This hearty underdog of women's basketball circa 1971 is old-fashioned, earnest entertainment. Having been shelved for about a couple of years before making a lay-up prior to the college basketball season might be profitable, seemingly more so than the negotiations during a prolonged NBA lockout.
The Mighty Macs will spend much less time in theaters than a WNBA season, but shows how a rag-tag-out Catholic school's team of destiny helped to empower the sport.
Suburban Philadelphia's Immaculata College was a school at the time struggling to keep its doors open for education when Cathy Rush (Carla Gugino) turned out to be the only candidate for the coaching job. You can imagine how scarce the resources were for Cathy who basically worked for nothing. That includes a gym with no court side.
To "harvest the glory" she'll have to deal with the firm Mother Superior (a somewhat standard-issue if elegant Ellen Burstyn) and players (rote characters) who aren't into her semi-feminist mindset. From her and a nun who becomes her assistant coach (Marley Shelton) some of the Bible instruction rubs off on the new no-nonsense coach. The road to success against established schools isn't easy of course as practice drills include the use of oven mitts.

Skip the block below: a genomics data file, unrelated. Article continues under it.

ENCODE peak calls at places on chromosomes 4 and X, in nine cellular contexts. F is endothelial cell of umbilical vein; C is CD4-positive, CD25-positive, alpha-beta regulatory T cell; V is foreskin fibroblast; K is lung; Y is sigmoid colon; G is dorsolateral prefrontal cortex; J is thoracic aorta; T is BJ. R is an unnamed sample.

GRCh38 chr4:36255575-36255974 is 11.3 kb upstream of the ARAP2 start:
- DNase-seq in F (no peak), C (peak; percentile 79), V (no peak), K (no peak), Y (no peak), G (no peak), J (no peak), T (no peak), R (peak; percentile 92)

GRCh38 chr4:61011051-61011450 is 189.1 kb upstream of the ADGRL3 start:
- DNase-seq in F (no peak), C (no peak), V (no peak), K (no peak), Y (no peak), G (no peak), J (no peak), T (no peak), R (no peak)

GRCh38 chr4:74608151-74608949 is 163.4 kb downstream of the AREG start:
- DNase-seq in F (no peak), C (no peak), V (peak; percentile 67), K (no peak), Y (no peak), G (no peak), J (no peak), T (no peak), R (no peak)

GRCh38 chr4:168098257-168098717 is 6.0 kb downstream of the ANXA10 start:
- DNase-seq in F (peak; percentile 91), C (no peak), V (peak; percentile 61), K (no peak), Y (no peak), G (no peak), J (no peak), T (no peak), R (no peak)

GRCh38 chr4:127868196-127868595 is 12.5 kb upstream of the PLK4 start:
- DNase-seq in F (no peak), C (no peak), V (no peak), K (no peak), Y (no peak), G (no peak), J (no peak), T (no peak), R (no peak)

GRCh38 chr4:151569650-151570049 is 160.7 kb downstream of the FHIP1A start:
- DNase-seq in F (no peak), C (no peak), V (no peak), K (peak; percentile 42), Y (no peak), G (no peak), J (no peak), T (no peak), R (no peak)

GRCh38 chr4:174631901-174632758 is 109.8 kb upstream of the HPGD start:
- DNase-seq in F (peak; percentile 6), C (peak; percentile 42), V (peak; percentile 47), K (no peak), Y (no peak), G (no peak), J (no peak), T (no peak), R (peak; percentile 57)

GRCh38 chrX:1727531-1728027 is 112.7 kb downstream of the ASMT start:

Director Tim Chambers does what he can on a paltry budget to underline how an institution like this can be a microcosm for societal change. Obviously, it can't make the kind of impact on a cinematic level, say, that A League Of Their Own was able to do. In this manipulative family-friend sister-hoops-act, "The Mighty Macs" makes its points through much narration and pep-talking as Gugino seems to fit well into the early part of the women's movement. She has good rapport with Shelton as both are polar opposites to other roles as in Sin City. David Boreanaz has a smallish role as Cathy's husband, an NBA official.
The idea of having a go-get mentality, to realize your aspirations is a history lesson common to those in the Basketball Hall of Fame and depicted well-enough here with some easy, if hackneyed virtue to impress girls and their mothers alike, as well as those absorbed by the teachings of the Bible (read David vs. Goliath). Another reminder of where and how far women have come in a sport dominated by men.
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